Growing Great Northern Beans in Containers
Beans are shallow rooted plants, which makes them a good choice to plant in containers, as they don’t need to be too big. Despite this, If you are planning to plant a bush type of great northern beans, then it is better to plant them into garden beds, as you will have more space to plant greater quantities of beans unlike the space you’ll have growing them in pots.
This doesn’t mean that planting them in containers is a bad choice, it just means that you will need to use a lot of pots to get a great harvest.
To sow great northern beans in containers, plant them 1 inch deep into the soil. You can use potting mix for the soil or just blend one for yourself by mixing 33% of compost, 33% of peat moss or coco coir and 33% of perlite or vermiculite.
The pot should be about 12 inches in diameter and 10 inches deep. Here I’ll leave a link to amazon to acquire 5 gallon pots that work well to plant bush and vining beans.
It’s also important to have some draining holes ready in any pot that you use. As beans dislike having “wet feet” and this could lead to root rot.
While growing great northern beans, it’s best to plant them in an area with full sun inside a clay or loamy soil with a Ph between 6-7. But the most important part is to have them settle in a rich-nutrient soil by giving it a nice touch of compost, as this will be the main source of the beans growth.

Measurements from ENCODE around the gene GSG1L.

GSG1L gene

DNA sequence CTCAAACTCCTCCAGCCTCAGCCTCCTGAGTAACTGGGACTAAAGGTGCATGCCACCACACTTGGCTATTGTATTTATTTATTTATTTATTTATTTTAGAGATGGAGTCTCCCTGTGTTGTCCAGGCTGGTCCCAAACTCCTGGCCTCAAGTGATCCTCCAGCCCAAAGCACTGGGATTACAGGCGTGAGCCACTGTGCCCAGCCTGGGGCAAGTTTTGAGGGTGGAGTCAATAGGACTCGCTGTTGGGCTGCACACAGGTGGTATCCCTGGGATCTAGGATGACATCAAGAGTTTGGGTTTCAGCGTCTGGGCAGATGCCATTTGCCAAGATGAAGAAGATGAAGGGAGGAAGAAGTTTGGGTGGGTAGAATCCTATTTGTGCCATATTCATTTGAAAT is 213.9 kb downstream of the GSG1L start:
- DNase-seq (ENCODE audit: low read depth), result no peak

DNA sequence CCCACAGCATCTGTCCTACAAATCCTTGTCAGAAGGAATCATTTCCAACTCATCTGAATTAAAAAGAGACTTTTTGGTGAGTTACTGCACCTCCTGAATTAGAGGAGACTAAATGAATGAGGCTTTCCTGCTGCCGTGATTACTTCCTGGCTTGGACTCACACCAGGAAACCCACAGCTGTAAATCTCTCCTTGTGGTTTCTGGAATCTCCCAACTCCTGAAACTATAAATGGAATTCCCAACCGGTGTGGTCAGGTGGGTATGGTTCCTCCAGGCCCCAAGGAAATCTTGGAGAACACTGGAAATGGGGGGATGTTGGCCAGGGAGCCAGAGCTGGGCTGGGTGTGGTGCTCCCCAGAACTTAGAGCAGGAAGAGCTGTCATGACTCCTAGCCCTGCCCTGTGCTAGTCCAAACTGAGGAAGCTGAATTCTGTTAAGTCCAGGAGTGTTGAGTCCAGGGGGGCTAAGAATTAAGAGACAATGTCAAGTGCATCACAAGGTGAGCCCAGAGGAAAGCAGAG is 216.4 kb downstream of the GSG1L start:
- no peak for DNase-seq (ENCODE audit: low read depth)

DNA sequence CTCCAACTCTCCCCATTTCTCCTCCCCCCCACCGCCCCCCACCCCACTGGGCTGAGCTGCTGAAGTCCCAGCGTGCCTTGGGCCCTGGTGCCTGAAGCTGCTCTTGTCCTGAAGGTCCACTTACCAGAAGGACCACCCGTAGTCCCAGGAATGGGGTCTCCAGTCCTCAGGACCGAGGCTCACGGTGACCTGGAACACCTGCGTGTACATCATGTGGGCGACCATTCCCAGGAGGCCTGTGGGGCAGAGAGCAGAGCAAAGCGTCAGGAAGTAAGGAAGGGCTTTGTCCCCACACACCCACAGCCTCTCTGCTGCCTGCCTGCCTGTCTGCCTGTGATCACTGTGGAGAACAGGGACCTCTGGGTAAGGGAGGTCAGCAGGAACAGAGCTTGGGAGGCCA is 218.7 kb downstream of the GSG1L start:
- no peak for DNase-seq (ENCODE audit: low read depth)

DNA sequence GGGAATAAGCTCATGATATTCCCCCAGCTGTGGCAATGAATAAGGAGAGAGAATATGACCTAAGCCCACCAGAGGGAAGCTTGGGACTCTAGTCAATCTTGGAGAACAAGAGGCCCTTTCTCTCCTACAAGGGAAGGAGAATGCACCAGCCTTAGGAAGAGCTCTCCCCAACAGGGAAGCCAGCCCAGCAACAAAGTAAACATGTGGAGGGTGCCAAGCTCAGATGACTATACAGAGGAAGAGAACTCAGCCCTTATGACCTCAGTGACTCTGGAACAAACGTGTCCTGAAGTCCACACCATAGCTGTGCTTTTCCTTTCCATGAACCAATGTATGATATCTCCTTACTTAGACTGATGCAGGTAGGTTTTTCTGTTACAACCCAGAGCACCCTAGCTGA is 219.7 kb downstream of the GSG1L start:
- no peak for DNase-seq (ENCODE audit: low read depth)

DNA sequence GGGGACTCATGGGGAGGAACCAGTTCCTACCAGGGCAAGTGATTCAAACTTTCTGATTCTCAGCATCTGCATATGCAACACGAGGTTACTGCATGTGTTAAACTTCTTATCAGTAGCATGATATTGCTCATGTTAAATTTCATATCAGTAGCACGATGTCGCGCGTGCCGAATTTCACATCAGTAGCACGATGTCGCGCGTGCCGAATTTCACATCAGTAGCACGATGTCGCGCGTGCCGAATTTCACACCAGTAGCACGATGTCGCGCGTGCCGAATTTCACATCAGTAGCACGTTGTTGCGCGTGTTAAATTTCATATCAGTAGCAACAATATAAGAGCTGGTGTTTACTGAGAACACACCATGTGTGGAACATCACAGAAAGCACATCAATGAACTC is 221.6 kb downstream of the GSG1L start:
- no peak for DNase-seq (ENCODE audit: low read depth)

What’s the reason for this? Well, beans are able to fix the nitrogen in the soil due to the bacteria in their roots (that’s the reason why they are a good companion plant), so it’s not necessary to apply a nitrogen fertilizer to help with their growth.
If you want to feed them and help them grow faster whatsoever, try giving them a mid-season side dress of compost of apply a kelp extract solution.
Before applying mulch, make sure remove all the weeds from your garden bed, preferably by hand as the tools could go too deep into the soil and damage the shallow roots of the beans.
The mulch it’s great to maintain the weeds away and will help the soil conserve it’s moisture and temperature, which is very useful during hot spells.
As we said earlier, great northern beans are usually grown as bush types, so they don’t really need to be trellised. But if you are growing pole beans, then here are a couple of supports you could apply.